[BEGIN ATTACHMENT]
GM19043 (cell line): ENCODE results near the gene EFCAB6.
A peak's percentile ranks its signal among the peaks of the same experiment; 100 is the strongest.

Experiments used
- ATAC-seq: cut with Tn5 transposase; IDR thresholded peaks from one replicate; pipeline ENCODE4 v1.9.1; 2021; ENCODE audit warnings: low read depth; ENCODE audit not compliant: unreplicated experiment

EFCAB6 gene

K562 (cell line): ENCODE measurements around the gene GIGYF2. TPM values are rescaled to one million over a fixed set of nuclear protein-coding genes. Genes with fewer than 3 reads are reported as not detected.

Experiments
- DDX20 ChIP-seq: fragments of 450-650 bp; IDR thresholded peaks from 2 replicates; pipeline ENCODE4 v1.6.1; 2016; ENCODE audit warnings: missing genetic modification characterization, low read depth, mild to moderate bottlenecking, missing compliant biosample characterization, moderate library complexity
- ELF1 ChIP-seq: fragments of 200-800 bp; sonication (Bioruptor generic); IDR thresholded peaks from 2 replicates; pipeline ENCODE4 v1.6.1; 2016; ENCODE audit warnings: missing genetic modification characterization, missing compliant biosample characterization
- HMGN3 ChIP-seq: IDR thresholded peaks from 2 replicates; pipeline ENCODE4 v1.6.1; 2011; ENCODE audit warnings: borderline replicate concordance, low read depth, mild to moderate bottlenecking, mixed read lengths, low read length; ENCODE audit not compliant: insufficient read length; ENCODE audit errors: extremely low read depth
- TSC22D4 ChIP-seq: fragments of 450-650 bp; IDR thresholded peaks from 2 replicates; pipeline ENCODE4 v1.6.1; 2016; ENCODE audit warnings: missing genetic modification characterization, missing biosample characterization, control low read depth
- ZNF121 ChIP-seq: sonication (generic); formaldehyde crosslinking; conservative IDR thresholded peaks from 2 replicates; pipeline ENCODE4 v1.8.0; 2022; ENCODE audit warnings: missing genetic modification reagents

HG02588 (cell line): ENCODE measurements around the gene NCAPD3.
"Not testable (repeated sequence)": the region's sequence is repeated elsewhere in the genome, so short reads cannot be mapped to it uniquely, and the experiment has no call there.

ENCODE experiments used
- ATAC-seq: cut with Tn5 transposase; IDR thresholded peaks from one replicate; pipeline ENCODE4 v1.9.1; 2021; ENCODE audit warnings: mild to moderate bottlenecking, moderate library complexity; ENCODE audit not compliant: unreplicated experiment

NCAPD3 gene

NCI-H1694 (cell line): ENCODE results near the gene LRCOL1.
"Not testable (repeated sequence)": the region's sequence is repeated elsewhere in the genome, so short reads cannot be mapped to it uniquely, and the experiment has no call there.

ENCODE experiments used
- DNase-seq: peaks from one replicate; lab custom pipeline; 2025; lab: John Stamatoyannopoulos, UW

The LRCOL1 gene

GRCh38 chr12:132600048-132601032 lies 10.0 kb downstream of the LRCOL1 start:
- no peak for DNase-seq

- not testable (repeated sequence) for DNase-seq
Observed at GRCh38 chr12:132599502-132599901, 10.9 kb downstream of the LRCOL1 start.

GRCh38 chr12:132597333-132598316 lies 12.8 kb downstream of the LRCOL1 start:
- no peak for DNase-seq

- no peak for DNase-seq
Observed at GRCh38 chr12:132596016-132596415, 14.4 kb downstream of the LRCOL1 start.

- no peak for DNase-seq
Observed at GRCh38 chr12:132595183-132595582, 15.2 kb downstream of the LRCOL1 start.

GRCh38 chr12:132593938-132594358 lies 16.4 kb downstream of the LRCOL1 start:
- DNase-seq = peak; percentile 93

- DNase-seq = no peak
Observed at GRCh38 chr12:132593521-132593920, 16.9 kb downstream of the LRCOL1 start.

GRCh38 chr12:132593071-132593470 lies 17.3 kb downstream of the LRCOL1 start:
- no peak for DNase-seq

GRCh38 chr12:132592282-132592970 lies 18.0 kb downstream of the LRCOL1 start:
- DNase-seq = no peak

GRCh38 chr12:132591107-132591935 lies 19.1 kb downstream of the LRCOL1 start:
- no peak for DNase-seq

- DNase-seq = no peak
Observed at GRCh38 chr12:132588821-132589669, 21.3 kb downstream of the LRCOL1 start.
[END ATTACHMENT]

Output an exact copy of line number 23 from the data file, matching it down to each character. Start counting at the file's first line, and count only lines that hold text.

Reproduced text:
GRCh38 chr12:132600048-132601032 lies 10.0 kb downstream of the LRCOL1 start: